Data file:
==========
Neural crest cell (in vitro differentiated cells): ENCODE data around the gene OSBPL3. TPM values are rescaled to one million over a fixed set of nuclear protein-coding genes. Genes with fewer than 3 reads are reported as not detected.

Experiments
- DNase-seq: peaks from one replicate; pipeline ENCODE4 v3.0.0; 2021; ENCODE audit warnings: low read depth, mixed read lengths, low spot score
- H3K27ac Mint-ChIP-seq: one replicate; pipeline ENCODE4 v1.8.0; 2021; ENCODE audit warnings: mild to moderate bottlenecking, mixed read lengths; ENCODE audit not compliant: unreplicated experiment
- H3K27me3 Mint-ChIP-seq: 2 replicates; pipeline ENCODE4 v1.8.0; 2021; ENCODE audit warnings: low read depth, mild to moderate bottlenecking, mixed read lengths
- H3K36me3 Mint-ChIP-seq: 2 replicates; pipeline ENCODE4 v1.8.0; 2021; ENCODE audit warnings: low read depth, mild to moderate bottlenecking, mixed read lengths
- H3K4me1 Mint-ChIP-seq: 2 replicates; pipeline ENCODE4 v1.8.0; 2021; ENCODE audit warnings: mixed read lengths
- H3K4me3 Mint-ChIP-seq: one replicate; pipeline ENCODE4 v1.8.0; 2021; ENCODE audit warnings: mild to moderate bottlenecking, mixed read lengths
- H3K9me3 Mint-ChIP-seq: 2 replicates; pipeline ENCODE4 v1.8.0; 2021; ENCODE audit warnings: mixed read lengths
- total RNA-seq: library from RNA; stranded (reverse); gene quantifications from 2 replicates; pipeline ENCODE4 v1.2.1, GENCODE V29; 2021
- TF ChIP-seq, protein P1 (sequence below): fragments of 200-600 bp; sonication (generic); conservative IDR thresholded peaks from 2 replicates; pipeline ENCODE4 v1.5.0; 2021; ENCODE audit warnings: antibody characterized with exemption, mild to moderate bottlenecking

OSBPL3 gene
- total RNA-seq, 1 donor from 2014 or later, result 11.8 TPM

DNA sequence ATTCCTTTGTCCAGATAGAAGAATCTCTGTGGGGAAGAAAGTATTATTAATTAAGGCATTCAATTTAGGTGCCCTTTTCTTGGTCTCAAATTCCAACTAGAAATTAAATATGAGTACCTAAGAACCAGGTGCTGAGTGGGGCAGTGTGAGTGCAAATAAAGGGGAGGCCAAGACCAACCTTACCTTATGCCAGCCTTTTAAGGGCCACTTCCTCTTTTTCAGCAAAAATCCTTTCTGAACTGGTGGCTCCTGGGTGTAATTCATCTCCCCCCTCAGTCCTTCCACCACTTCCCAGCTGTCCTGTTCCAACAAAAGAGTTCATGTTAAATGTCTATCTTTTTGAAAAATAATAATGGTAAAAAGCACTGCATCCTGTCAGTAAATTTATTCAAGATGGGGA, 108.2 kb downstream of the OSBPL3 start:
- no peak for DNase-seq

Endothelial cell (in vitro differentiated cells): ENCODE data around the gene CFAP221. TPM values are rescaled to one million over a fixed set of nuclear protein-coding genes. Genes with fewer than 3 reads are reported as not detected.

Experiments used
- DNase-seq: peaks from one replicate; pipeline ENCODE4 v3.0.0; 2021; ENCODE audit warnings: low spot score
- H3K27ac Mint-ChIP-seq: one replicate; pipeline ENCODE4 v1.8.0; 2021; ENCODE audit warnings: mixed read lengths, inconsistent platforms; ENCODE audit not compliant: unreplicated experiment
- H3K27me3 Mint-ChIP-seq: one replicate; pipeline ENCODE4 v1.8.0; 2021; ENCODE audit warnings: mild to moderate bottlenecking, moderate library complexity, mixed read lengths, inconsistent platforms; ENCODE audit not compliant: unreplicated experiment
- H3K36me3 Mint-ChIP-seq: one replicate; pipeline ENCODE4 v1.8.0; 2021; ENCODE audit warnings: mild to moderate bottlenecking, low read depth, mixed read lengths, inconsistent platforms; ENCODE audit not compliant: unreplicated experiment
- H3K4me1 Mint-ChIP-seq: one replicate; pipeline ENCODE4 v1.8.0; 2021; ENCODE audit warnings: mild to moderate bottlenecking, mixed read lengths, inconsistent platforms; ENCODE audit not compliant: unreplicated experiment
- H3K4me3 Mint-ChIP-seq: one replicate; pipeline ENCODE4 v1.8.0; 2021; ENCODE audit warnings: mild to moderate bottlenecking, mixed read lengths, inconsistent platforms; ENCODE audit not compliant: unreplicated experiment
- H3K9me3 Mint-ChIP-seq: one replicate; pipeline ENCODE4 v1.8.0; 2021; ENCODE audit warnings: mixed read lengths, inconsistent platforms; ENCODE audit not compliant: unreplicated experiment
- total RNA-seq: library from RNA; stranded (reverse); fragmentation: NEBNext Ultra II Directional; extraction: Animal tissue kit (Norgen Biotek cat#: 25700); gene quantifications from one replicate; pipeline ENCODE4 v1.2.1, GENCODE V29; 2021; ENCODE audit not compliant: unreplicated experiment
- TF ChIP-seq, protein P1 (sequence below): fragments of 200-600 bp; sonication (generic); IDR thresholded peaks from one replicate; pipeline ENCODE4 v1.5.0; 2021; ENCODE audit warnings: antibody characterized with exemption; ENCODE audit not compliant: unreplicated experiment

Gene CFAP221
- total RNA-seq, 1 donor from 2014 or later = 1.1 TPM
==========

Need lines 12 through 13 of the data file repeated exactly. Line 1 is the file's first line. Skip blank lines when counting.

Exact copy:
OSBPL3 gene
- total RNA-seq, 1 donor from 2014 or later, result 11.8 TPM